• van Kats J.P.
      • Danser A.H.
      ,
      • Gekle M.
      • Silbernagl S.
      • Wünsch S.
      ).
      Although the classical genomic model of aldosterone action has long been accepted, the rapid, nongenomic mechanism of aldosterone action is not yet fully elucidated (
      • Connell J.M.
      • Davies E.
      ). However, it has been proposed that some of these nongenomic effects of aldosterone also require the presence of MR or a closely related protein (
      • Mihailidou A.S.
      ). In contrast, other studies have shown that the nongenomic aldosterone effects still occur in cell lines lacking the classical MR and in yeast devoid of MR or in normal cells treated with MR antagonists (
      • Connell J.M.
      • Davies E.
      ,
      • Haseroth K.
      • Gerdes D.
      • Berger S.
      • Feuring M.
      • Günther A.
      • Herbst C.
      • Christ M.
      • Wehling M.
      ,
      • Böhmer S.
      • Carapito C.
      • Wilzewski B.
      • Leize E.
      • Van Dorsselaer A.
      • Bernhardt R.
      ). Such results strongly suggest the involvement of other receptor(s), distinct from the classic MR, that may interact with aldosterone and trigger the nongenomic effects of this hormone. Although full structural characterization of this putative receptor (or receptors) has not been completed yet (
      • Eisen C.
      • Meyer C.
      • Christ M.
      • Theisen K.
      • Wehling M.
      ), data suggest that some MR-independent effects of aldosterone occur after activation of the pertussis toxin-sensitive heterotrimeric G proteins (
      • Gekle M.
      • Silbernagl S.
      • Wünsch S.
      ,
      • Urbach V.
      • Harvey B.J.
      ).
      Results of our previous studies have revealed a novel mechanism in which aldosterone and its antagonists modulate the production of elastin, an important ECM component that provides resilience to many tissues, including stroma of the heart. We discovered that aldosterone can stimulate elastogenesis in cultures of human cardiac fibroblasts via an MR-independent mechanism involving IGF-IR activation (
      • Bunda S.
      • Liu P.
      • Wang Y.
      • Liu K.
      • Hinek A.
      ). We have therefore uncovered another level of complexity in which aldosterone in conjunction with MR antagonists may modulate the remodeling of the injured heart.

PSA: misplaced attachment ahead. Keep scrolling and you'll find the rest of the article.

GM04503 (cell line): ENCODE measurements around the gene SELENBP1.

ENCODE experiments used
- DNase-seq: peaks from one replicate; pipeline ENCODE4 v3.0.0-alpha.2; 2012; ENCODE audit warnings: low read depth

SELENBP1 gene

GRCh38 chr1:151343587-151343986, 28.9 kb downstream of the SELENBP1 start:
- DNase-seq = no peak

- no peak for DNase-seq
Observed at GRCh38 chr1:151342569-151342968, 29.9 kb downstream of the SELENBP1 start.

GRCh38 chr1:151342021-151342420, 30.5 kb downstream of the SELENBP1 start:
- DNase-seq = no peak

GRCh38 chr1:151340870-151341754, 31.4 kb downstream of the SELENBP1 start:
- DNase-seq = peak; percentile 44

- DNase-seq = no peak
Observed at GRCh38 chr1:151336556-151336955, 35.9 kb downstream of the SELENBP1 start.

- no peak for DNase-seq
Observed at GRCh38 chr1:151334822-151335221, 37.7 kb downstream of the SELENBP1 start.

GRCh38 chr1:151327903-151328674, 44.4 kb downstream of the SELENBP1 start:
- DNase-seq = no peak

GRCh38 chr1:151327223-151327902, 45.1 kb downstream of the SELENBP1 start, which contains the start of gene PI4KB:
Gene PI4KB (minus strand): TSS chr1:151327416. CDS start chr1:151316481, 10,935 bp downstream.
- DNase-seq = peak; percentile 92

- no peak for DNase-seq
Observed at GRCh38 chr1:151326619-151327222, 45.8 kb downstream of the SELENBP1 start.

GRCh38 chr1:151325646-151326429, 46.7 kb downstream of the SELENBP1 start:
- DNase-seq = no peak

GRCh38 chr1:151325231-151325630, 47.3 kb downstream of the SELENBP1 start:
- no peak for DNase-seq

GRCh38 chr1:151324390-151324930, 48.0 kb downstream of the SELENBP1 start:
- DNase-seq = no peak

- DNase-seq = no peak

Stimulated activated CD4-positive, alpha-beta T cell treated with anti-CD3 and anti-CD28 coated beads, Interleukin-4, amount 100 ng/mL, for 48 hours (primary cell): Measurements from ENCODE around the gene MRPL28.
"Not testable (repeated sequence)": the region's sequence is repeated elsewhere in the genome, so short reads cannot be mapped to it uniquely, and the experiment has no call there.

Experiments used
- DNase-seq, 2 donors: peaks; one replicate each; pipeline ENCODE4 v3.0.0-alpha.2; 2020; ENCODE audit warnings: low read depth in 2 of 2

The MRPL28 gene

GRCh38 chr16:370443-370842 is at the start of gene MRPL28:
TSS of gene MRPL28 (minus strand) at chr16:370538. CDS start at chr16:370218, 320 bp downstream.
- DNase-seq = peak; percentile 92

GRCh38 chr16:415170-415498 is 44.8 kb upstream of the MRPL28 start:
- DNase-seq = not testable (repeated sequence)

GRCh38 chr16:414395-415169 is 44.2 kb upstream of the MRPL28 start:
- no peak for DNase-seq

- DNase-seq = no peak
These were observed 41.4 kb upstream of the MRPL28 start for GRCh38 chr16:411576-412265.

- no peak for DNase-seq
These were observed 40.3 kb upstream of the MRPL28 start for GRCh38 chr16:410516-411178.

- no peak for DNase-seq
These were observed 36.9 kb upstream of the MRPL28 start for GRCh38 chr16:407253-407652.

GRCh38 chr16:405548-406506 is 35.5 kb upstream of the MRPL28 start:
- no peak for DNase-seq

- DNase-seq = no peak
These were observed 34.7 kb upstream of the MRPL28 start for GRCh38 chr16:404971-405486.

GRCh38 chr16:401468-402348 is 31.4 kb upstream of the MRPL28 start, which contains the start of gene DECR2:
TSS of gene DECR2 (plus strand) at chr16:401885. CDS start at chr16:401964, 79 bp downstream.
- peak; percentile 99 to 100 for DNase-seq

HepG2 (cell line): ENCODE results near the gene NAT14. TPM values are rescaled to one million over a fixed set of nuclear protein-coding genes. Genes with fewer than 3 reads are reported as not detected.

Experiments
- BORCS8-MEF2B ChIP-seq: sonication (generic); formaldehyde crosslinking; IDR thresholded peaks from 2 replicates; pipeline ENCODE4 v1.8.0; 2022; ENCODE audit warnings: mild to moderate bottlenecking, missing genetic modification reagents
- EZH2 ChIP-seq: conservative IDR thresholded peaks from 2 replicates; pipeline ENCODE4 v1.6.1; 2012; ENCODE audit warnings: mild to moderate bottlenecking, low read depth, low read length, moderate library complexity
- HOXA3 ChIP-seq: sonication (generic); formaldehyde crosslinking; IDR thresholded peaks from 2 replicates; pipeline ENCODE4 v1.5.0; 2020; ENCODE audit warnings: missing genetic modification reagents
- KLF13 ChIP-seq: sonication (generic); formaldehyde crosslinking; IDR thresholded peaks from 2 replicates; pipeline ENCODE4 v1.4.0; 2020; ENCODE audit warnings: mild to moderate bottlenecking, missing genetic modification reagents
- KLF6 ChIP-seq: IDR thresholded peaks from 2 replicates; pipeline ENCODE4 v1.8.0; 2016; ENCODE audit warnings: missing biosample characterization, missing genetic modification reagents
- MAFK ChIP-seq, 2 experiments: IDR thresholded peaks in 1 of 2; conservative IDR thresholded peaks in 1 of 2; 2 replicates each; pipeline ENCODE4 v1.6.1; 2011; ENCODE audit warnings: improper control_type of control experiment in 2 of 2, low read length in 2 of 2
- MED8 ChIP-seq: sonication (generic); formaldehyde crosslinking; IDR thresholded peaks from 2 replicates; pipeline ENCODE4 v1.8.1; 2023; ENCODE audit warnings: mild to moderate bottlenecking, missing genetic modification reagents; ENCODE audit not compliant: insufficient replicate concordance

In the present study we provide compelling evidence demonstrating that cultured cardiac fibroblasts, in which the production of MR has been inhibited by siRNA, still exhibit the aldosterone-induced increase in elastin production. We also present the first evidence that this MR-independent elastogenic effect of aldosterone can be triggered by a signaling pathway that involves initial activation of the heterotrimeric G protein Gα13 and consecutive activation of c-Src, IGF-IR, and PI 3-kinase/Akt signaling.

      DISCUSSION

      We previously reported that aldosterone stimulates elastogenesis via IGF-IR signaling in both fetal and adult and cultures of human cardiac fibroblasts, even in the presence of the MR-antagonist spironolactone (
      • Bunda S.
      • Liu P.
      • Wang Y.
      • Liu K.
      • Hinek A.
      ). Results of the experiments presented in this report additionally demonstrate that aldosterone still induces elastogenesis in cardiac fibroblast cultures in which the synthesis of MR protein is inhibited by the use of MR-specific siRNA oligonucleotides. Thus, these data further confirm that the elastogenic effect of aldosterone is executed via an MR-independent mechanism. Moreover, we have established that membrane-impermeable, BSA-conjugated aldosterone produces the same magnitude of IGF-IR phosphorylation as equimolar concentrations of free aldosterone (Fig. 1). This suggests that the signaling pathway leading to the MR-independent elastogenic effect of aldosterone may be initiated after the interaction of this steroid hormone with a certain moiety residing on the cell surface of cardiac fibroblasts. This assumption is further supported by other studies that have demonstrated the existence of high affinity membrane-binding sites for aldosterone in human vascular endothelium (